Change the world
Former Vice President Al Gore is — for the 20th year running — calling for a “wrenching transformation” in society, and our lifestyles, in order to avoid ecological calamity that remains, as always, just over the horizon unless we heed the green Cassandra’s call.
Onetime Virginia Lt. Gov. Don Beyer, a top fundraiser today for former Virginia Democratic Gov. Mark Warner as he tests the 2008 presidential waters, is a longtime Northern Virginia auto dealer, putting motorists behind the wheels of Land Rovers, Volvos and Subarus.
“Can a car dealer help slow global warming?” Mr. Beyer asks in his latest mailing, headlined “Fight for a Cooler Planet!” and “Break this Seal, Change the World.”
Indeed, if somebody buys one of his new cars or SUVs, Mr. Beyer will plant a tree for them, roll out a free bicycle, and provide a pair of tickets to see the former vice president’s new movie, “An Inconvenient Truth,” which the mailer calls “a nonpartisan look at the science of our planet, presented by Al Gore.”
Christopher C. Horner, senior fellow and counsel to the Cooler Heads Coalition of the Competitive Enterprise Institute, says: “If only we all drove Volvos, apparently. Somehow, I don’t think Don Beyer has seen the movie.”
Keep your chin up
Tired of all the Al Gore bashing is Howard Dean, chairman of the Democratic National Committee.
“I’m sending Al a note this week telling him to keep fighting, to keep standing up for the truth no matter how vicious the attacks,” Mr. Dean pledged yesterday, noting Mr. Gore’s pursuit of solutions to global warming were actually compared by one pundit to Adolf Hitler’s pursuit of genocide.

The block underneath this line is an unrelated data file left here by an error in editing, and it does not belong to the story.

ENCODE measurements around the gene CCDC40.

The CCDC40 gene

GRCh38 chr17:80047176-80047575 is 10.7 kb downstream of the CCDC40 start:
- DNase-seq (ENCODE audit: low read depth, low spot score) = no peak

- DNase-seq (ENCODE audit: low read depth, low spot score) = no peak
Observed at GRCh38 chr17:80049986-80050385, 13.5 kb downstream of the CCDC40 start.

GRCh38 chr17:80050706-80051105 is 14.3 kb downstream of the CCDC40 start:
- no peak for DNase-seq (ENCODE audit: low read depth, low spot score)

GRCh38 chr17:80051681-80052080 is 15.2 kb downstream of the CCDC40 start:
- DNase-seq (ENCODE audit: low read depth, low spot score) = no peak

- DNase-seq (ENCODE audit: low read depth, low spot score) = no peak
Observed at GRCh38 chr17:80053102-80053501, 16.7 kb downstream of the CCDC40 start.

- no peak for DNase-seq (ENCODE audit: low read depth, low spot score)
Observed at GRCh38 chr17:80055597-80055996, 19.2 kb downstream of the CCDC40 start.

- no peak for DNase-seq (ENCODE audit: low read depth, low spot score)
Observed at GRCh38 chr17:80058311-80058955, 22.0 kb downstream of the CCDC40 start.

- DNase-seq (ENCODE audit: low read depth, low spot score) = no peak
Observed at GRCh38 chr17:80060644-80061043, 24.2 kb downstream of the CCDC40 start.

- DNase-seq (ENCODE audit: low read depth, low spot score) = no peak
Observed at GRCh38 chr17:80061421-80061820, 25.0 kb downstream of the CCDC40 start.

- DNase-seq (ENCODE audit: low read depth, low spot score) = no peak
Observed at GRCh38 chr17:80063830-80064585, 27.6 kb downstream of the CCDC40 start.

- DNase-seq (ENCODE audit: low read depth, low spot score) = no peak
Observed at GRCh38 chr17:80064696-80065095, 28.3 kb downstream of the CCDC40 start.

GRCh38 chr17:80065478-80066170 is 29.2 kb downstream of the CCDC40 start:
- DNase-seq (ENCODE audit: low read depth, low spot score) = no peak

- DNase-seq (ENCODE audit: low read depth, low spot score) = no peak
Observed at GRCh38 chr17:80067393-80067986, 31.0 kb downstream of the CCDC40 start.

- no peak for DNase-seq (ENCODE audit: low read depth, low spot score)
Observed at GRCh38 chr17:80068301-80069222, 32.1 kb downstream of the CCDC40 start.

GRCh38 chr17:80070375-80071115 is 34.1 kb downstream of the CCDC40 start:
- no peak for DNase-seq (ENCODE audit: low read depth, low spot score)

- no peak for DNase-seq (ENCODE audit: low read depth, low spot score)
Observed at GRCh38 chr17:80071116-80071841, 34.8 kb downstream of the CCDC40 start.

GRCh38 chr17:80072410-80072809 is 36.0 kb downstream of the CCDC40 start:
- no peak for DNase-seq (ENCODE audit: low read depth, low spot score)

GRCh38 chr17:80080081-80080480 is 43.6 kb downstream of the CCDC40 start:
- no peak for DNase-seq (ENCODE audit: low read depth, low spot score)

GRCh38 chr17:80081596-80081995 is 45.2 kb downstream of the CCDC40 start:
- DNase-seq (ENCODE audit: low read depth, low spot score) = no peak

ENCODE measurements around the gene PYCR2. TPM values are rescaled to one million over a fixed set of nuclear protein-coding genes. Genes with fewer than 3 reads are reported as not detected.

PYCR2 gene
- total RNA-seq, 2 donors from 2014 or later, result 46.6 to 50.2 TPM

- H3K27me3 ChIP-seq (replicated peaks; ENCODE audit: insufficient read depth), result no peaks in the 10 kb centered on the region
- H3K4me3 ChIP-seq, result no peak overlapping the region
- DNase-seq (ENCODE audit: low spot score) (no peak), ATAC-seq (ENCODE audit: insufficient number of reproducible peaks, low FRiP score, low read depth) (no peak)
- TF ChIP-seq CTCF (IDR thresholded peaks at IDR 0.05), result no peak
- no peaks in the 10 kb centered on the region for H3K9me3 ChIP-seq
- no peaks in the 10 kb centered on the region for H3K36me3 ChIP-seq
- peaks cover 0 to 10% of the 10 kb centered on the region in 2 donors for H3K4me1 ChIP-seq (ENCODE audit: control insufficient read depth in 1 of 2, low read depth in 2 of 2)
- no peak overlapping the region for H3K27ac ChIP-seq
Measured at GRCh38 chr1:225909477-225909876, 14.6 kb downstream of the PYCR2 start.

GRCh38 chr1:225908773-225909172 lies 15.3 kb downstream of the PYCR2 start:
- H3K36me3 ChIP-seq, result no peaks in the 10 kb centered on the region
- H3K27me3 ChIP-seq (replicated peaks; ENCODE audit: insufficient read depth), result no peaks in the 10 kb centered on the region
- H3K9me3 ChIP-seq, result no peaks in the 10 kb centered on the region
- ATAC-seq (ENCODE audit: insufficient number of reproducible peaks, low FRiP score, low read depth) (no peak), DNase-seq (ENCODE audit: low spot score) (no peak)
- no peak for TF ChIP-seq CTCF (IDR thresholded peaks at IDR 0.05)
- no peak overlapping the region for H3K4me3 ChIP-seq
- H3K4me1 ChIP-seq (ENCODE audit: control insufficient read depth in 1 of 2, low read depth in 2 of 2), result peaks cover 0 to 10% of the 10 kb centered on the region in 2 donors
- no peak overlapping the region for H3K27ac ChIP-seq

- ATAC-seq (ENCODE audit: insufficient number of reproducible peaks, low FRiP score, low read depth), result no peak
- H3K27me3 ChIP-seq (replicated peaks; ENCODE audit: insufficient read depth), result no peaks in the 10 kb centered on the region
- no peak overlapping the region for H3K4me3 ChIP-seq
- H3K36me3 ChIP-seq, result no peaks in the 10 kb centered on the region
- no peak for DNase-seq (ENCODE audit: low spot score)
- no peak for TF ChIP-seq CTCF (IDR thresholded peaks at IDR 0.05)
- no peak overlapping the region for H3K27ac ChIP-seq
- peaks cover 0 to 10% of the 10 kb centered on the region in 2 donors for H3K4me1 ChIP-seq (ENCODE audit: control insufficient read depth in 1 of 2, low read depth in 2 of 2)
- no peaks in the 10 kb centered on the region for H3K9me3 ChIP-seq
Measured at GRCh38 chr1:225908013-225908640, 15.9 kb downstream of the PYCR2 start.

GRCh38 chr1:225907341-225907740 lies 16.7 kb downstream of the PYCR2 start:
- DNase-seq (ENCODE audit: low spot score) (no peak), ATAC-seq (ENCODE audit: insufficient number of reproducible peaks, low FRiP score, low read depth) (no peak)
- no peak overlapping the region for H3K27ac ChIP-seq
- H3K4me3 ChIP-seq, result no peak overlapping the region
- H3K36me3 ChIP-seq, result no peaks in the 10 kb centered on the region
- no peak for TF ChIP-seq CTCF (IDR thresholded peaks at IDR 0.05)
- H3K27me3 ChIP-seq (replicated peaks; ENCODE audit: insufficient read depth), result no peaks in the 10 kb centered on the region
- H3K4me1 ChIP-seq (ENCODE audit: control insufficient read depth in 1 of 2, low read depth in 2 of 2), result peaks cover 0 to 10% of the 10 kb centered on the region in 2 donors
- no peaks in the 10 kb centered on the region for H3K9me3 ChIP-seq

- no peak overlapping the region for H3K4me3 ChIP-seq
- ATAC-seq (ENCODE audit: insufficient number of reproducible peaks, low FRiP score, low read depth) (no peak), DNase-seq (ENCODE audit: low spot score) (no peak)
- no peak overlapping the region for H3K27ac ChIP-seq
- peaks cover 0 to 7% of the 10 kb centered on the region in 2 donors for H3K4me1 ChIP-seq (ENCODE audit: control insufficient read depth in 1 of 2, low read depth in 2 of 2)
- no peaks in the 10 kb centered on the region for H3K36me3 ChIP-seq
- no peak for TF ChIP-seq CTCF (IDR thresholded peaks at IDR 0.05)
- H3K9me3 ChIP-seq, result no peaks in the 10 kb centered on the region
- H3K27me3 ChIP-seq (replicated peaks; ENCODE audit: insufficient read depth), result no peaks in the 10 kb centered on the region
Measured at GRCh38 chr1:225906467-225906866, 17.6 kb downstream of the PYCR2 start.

Says Mr. Dean: “Facts are facts. Global warming is happening, and it threatens our very existence.”
We had to laugh when President Bush, touring the Laredo Border Patrol Sector Headquarters in Texas this week, was provided a close-up look at a video surveillance facility where more than a dozen screens displayed various vantage points along the Mexican border.
Wouldn’t you know while the president was eyeing the screens, a live shot appeared of a red-faced Sen. Edward M. Kennedy, Massachusetts Democrat. One screen, it turns out, was tuned to C-SPAN 2.
He couldn’t win re-election in South Dakota, but that’s not to say he couldn’t become the next president of the United States.
Former Senate Majority Leader Tom Daschle will travel today to New Hampshire, which holds the first of the presidential primaries, where he will discuss a possible presidential bid in 2008 with citizens of the Granite State.
And after he gets an earful from them, the South Dakota Democrat will depart for the first caucus state, Iowa, where he’ll spend tomorrow night and Saturday.
He describes the two-state, three-day trip as “a logical progression” in seeking the presidency. And he says he will return to the pair of pivotal states for an “unscheduled driving tour,” to hear directly from the people “without staff or press in tow.”
Give Chris Matthews credit for permitting his guests more uninterrupted opportunities to express their positions.
And wouldn’t you know that by listening more, the outspoken host, on occasion, has even surprised himself by being in agreement.
“I’m getting to like you too much,” Mr. Matthews told Sen. Trent Lott, Mississippi Republican, one night this week, each fully agreeing on MSNBC’s “Hardball” that young adults today are much more opposed to abortion than previous generations.
“I remembered arguing this very point, this question of abortion with my own kids, particularly my daughter, who couldn’t understand why I would be opposed to [abortion],” Mr. Lott said at one point. “And then one day she became a young professional woman, and then she became a mother, and now she’s much more pro-life than even I am.
“Life has changed her,” the former majority leader concluded. “You know the old argument: When you’re young, if you’re not liberal, there’s something wrong with your heart. And when you’re older, if you’re 60 and you’re still liberal, there’s something wrong with your mind.”
John McCaslin, whose column is nationally syndicated, can be reached at 202/636-3284 or jmccaslin@ washingtontimes.com.